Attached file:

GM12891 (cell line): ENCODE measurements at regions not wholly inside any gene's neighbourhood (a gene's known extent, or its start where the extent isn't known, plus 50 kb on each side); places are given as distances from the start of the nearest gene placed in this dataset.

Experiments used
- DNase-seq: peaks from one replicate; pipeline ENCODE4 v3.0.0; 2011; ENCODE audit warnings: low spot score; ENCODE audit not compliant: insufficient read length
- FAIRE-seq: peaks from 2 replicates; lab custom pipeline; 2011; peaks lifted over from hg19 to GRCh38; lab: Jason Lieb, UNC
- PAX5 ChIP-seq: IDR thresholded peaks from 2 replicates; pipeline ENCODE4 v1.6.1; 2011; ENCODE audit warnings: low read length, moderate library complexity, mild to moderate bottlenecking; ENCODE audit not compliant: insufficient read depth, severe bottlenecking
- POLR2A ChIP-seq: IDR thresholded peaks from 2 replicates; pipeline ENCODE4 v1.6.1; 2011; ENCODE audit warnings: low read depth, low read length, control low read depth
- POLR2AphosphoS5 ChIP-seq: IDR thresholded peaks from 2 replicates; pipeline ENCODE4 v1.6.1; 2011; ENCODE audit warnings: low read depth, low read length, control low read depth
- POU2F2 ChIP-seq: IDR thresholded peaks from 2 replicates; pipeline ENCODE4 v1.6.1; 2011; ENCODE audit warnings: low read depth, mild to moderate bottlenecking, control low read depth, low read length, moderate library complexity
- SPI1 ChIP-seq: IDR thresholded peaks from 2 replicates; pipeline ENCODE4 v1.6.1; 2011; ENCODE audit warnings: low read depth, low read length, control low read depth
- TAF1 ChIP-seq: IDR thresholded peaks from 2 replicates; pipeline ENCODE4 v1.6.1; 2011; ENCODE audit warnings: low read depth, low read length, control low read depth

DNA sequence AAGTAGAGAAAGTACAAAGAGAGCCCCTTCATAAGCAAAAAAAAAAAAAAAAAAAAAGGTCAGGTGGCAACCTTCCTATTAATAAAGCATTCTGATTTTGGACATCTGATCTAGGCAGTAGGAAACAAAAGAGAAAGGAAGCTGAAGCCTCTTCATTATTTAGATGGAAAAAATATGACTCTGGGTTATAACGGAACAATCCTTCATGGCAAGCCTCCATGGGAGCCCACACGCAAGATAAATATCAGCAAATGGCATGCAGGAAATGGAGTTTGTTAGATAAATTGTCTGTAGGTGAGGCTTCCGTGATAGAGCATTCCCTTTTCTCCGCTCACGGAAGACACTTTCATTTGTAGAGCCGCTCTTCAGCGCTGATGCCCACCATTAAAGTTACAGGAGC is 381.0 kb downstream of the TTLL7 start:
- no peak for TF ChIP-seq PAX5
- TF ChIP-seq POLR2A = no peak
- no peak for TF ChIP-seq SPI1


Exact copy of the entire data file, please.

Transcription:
GM12891 (cell line): ENCODE measurements at regions not wholly inside any gene's neighbourhood (a gene's known extent, or its start where the extent isn't known, plus 50 kb on each side); places are given as distances from the start of the nearest gene placed in this dataset.

Experiments used
- DNase-seq: peaks from one replicate; pipeline ENCODE4 v3.0.0; 2011; ENCODE audit warnings: low spot score; ENCODE audit not compliant: insufficient read length
- FAIRE-seq: peaks from 2 replicates; lab custom pipeline; 2011; peaks lifted over from hg19 to GRCh38; lab: Jason Lieb, UNC
- PAX5 ChIP-seq: IDR thresholded peaks from 2 replicates; pipeline ENCODE4 v1.6.1; 2011; ENCODE audit warnings: low read length, moderate library complexity, mild to moderate bottlenecking; ENCODE audit not compliant: insufficient read depth, severe bottlenecking
- POLR2A ChIP-seq: IDR thresholded peaks from 2 replicates; pipeline ENCODE4 v1.6.1; 2011; ENCODE audit warnings: low read depth, low read length, control low read depth
- POLR2AphosphoS5 ChIP-seq: IDR thresholded peaks from 2 replicates; pipeline ENCODE4 v1.6.1; 2011; ENCODE audit warnings: low read depth, low read length, control low read depth
- POU2F2 ChIP-seq: IDR thresholded peaks from 2 replicates; pipeline ENCODE4 v1.6.1; 2011; ENCODE audit warnings: low read depth, mild to moderate bottlenecking, control low read depth, low read length, moderate library complexity
- SPI1 ChIP-seq: IDR thresholded peaks from 2 replicates; pipeline ENCODE4 v1.6.1; 2011; ENCODE audit warnings: low read depth, low read length, control low read depth
- TAF1 ChIP-seq: IDR thresholded peaks from 2 replicates; pipeline ENCODE4 v1.6.1; 2011; ENCODE audit warnings: low read depth, low read length, control low read depth

DNA sequence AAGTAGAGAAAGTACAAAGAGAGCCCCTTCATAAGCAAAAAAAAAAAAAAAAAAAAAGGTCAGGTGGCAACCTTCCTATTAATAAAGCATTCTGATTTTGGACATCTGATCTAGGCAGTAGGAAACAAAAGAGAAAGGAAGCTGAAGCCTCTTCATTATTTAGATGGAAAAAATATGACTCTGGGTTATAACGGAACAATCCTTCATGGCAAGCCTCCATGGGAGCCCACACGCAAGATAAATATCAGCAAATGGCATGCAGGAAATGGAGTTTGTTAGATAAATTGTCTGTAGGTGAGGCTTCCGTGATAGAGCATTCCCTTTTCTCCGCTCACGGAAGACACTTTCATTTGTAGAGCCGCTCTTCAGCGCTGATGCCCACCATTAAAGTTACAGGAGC is 381.0 kb downstream of the TTLL7 start:
- no peak for TF ChIP-seq PAX5
- TF ChIP-seq POLR2A = no peak
- no peak for TF ChIP-seq SPI1